In the fall of 2003, Science Fiction Studies (SFS), the leading journal in the field, published a special issue on the British Boom, an academic evaluation of and response to a larger series of conversations that had been taking place at conferences and in the pages of publications such as Locus and Vector. From at least the mid-1990s, much of the energy in the field seemed to emanate from British writers, leading to speculations that British perspectives were poised to shape early twenty-first century science fiction (SF) as strongly as American ones had shaped the field in the pulp years of the 1920s through 1940s. In his Pioneer Award-winning essay in that issue, “Thirteen Ways of Looking at the British Boom,” Andrew M. Butler speculated on contributing characteristics and contingencies. Discussing number 11 on his list, Mainstream, he argued “Since the actual readership within science fiction in Britain is rather small, and new fans of science fiction seem more interested in films, tv, and comics than in the written word, British science fiction is dependent [End Page 155] on the mainstream” (Butler 2003, 387), and proceeded to discuss a number of texts ambiguously positioned between genre and mainstream literature. In his comments and in criticism on the British Boom more generally, little is said about nonprint media.
In this essay, I want to build on Butler’s observation and consider another implication of his statement—the relationship between the British Boom and contemporary British films and television. While it is by no means the case that those new fans interested in nonprint media would focus exclusively on British productions, the distinct role of film and television contributions to the British Boom remains under-theorized. In a talk given during the 2002 Wordfest Literary Festival, reprinted in this same issue of SFS, writer Stephen Baxter discussed the importance of an earlier period of British SF television for his generation of writers who grew up watching Nigel Kneale productions such as Quatermass and the Pit (1958–1959), most importantly the original Doctor Who (1963–1989), and various Gerry Anderson productions such as UFO (1970–1971) (Baxter, 2003). Thus, writers of the British Boom were themselves products of a genre that was already multimedia in its orientation, and the distinct voice of the novels they later wrote was informed by this context. Many of the qualities that Butler associates with the print version of the British Boom can also be seen in contemporary British film and television. Focusing in particular on texts produced following the U.S. invasions of Iraq and Afghanistan, both supported by British troops, I argue that these visual texts not only rewrite and resist the ideological tropes of their Hollywood contemporaries, but also articulate a perspective that challenges British capitulation to “American” values of individualism and militarism. British Boom film and television offers a very different response to the post-9/11 world than the resurgence of hyperactive patriotism that characterized many Hollywood productions of this period.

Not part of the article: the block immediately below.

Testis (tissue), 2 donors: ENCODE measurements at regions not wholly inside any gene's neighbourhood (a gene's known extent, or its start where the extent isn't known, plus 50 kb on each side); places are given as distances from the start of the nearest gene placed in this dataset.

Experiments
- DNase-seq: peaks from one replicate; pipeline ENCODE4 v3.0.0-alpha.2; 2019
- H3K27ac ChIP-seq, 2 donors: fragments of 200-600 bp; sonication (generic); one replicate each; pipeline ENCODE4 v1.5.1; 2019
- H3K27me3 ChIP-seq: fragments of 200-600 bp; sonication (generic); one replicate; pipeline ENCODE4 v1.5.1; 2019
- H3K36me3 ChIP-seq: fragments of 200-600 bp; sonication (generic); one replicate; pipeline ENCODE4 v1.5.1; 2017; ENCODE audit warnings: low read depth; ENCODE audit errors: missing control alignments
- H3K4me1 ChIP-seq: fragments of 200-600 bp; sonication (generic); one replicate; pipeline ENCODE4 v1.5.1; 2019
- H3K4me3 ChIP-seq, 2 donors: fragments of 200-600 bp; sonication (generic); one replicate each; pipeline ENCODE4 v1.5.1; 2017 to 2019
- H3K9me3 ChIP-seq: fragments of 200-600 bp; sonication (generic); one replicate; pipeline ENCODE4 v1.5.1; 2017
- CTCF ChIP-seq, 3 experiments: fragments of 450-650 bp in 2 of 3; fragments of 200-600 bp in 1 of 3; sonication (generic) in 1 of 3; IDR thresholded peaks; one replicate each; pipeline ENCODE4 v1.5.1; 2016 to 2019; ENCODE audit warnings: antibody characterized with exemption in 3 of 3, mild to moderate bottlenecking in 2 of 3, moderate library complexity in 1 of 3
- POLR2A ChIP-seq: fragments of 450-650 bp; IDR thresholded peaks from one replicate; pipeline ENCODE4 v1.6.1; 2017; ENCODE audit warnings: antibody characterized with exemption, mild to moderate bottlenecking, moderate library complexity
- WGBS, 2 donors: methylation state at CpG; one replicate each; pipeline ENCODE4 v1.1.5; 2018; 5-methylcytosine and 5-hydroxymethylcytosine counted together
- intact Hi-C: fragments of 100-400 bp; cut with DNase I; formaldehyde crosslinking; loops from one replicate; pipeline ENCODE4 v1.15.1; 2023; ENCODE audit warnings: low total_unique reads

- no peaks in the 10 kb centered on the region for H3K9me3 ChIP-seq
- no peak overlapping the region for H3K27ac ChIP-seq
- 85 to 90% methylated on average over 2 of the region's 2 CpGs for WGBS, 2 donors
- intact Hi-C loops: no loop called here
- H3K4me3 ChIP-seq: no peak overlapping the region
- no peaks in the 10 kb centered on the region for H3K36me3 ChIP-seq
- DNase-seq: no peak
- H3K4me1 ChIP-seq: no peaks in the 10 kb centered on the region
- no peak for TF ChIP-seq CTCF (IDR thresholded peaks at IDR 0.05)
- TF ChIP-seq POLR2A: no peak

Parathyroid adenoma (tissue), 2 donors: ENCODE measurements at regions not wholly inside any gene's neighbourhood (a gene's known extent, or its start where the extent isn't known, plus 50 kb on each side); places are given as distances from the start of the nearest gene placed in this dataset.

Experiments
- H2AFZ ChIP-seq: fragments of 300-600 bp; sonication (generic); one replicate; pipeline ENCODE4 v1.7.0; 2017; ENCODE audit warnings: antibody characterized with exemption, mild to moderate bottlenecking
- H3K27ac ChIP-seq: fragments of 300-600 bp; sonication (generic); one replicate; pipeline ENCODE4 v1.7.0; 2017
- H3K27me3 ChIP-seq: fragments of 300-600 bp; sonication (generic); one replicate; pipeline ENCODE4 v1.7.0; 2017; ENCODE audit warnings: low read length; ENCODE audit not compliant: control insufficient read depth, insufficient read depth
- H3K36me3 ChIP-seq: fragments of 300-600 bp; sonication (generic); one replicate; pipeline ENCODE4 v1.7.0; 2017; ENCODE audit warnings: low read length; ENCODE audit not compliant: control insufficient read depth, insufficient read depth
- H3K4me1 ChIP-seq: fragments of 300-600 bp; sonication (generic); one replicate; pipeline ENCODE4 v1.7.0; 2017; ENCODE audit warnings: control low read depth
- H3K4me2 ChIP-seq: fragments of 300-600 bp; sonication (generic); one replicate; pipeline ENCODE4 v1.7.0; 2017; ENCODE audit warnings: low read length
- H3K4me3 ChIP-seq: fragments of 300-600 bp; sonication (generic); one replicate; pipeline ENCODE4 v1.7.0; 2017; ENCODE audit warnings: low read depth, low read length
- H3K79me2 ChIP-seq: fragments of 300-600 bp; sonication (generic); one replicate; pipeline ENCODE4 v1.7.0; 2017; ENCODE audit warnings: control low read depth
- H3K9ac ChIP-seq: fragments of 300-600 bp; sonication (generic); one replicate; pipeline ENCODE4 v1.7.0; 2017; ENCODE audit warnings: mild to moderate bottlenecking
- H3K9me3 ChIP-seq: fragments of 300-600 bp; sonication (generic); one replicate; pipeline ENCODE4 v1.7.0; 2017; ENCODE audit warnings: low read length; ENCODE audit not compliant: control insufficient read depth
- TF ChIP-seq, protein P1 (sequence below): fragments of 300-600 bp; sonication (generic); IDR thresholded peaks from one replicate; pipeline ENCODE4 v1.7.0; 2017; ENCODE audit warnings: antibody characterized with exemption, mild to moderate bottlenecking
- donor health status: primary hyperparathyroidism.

New Labour, Hybrid Genres, Crises of Masculinity
Roger Luckhurst argues that the British Boom must be understood in the context of the rise of New Labour in the 1990s and its specific politics of cultural governance. As the government sought to support and channel creativity [End Page 156] into culture industries supportive of New Labour’s Third Way, he contends, a certain freedom opened up in Gothic, SF and fantasy texts not deemed sufficiently middlebrow to be worthy of New Labour’s interest. In this specific context, he declares, and “Relative to the co-optation, complicity, or evasion manifested in other cultural forms, these genres become available as sites of critique, if we understand this to emerge contextually and temporarily, within a particular historical conjuncture” (Luckhurst 2003, 424; emphasis in original). A similar pattern is discernible in twenty-first-century television and film texts that are openly critical of Britain’s recent past and able to question the economic inequality and other neoliberal tendencies that characterize New Labour’s platform. The rebooted Doctor Who (2005–present), for example, is darker in tone than its predecessor and...